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Text: Michael Holt
Twin Peaks returns to television screens in 2016; who can forget its bizarre closing sequences? But where did David Lynch get his inspiration and how does it tie to architecture?
Twenty-five years after fictional schoolgirl Laura Palmer prophesised that she would ‘see us again’, Twin Peaks is to return to television screens in 2016. The bizarre closing sequences of the surreal drama (originally airing in the US in 1990-91) drew inspiration from an art installation – The Wasteland, by Spanish artist Juan Muñoz – that in turn drew influence from real architectural space.
In the installation, a perceptibly limitless abstract floor pattern distorted the viewer’s understanding of the dimensions of a room, establishing the importance of absence as well as presence and false architectural details within real space. The representation of architectural space, distorted as it may be, was front and centre.
It is 13 years since Muñoz died suddenly at the age of 48, but his imagination and artistic legacy should not be forgotten and instead retrospectively considered given its architectural language and nuance.
Muñoz’s Double Bind exhibition in the Tate Modern’s Turbine Hall opened in June 2001, in which he wanted to provide ‘an occasion for wonder’. He managed just that with its optical falsity in the floor plan arrangements and the architectonic mechanisms at play; where lifts slice voids in floor plates as they shuttle between the basement and the building’s roof space.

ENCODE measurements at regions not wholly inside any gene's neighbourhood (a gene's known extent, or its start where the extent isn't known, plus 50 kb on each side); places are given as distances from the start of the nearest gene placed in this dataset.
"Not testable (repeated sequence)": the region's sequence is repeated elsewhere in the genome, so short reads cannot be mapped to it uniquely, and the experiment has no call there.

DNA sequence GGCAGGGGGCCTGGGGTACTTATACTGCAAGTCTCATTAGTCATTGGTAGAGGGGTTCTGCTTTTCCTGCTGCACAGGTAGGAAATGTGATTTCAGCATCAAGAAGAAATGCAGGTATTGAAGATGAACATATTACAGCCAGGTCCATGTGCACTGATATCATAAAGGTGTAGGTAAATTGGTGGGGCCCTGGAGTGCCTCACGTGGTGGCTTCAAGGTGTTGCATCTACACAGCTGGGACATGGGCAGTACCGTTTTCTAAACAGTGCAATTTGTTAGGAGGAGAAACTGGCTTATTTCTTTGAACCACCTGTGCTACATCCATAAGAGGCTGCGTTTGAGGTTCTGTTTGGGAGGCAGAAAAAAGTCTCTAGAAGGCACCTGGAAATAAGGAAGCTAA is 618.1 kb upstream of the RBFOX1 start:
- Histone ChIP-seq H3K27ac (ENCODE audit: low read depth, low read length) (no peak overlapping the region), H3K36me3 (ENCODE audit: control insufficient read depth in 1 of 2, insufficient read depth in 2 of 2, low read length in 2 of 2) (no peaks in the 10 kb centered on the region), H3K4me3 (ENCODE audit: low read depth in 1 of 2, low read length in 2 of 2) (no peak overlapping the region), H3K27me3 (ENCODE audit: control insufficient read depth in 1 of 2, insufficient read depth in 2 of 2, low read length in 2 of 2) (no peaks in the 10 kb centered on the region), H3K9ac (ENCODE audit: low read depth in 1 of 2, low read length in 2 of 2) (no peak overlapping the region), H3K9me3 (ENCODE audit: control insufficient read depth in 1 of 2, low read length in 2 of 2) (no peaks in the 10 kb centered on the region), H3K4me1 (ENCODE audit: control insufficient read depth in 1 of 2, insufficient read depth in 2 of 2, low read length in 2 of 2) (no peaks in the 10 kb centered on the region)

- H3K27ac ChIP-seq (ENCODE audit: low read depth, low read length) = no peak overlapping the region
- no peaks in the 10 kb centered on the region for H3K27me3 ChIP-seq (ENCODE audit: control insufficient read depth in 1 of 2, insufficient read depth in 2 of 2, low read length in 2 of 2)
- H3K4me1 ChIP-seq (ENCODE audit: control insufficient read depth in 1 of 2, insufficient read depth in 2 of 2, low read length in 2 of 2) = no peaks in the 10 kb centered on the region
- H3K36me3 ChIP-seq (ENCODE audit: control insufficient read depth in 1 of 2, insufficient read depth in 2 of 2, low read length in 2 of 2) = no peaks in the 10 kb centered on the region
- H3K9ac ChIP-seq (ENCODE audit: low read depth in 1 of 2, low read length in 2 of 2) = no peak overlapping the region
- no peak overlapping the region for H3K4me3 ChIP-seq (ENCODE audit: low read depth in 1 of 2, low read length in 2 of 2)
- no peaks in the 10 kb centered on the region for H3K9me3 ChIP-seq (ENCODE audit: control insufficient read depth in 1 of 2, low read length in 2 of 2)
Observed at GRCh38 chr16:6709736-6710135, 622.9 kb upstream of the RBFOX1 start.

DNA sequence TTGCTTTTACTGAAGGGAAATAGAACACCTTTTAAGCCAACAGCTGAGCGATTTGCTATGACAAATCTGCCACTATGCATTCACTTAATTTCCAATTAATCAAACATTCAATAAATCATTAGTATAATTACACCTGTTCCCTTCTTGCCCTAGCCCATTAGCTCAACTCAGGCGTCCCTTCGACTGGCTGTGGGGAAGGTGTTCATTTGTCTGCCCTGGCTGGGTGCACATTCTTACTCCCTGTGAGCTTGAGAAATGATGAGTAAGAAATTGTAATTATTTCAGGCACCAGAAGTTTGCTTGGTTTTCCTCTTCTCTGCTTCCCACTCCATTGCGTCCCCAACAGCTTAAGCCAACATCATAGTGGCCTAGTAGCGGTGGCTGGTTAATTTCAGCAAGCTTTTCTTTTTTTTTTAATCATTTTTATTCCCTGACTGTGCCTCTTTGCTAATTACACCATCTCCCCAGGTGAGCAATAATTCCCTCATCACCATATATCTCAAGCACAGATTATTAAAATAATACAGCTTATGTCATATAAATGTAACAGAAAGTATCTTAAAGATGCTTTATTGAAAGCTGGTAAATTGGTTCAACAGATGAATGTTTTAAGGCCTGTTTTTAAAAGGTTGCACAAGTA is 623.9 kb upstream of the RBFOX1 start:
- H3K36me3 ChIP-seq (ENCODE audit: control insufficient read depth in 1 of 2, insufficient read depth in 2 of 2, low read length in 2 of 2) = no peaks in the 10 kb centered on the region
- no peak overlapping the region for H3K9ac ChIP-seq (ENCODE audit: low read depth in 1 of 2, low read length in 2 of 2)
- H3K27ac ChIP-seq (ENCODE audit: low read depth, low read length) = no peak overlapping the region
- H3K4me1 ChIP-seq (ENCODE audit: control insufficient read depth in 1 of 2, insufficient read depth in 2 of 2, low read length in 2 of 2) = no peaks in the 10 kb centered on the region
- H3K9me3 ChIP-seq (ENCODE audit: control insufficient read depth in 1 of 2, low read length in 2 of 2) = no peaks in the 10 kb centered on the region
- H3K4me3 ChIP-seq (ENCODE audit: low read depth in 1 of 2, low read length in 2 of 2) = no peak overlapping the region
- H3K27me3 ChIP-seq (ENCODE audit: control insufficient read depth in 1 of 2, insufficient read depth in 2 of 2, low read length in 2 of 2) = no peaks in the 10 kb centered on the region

It was a challenge to the individual spectator; illusions of emptiness are cross-contaminated with intimacy. The individual was on show. Loneliness-in-numbers could be descriptive of a contemporary society that is at one point connected but entirely isolated. The challenge is put to the user in terms of their perception and representation of architectural space – the onus is on the individual.
Muñoz understood that sculpture was a reflection of human interactions and everyday existence. It wasn’t to be a highfalutin experiment. Human presence was paramount but architecture was the assailant, always present and yet often absent from the foreground. Imagination and scale were key factors to Muñoz, and to play with the perception of each was even more intriguing. Shadows, balconies, narratives, figures, etc. are all frozen in time. A snapshot of what is present, staring into the absent.
Indeed, he once said his work was ‘about a man in a room, waiting for nothing’. Poetic as it may seem, it is prescient for the discipline and practice of architecture today. Is the architect the figure stood motionless staring into emptiness?
Emptiness, isolation, nothingness. This all may seem negative and cynical. It is not to be read as such. It is to suggest that that the emptiness into which we stare could be filled with possibilities we are yet to know. Can architecture manipulate the void? Can the absent become present?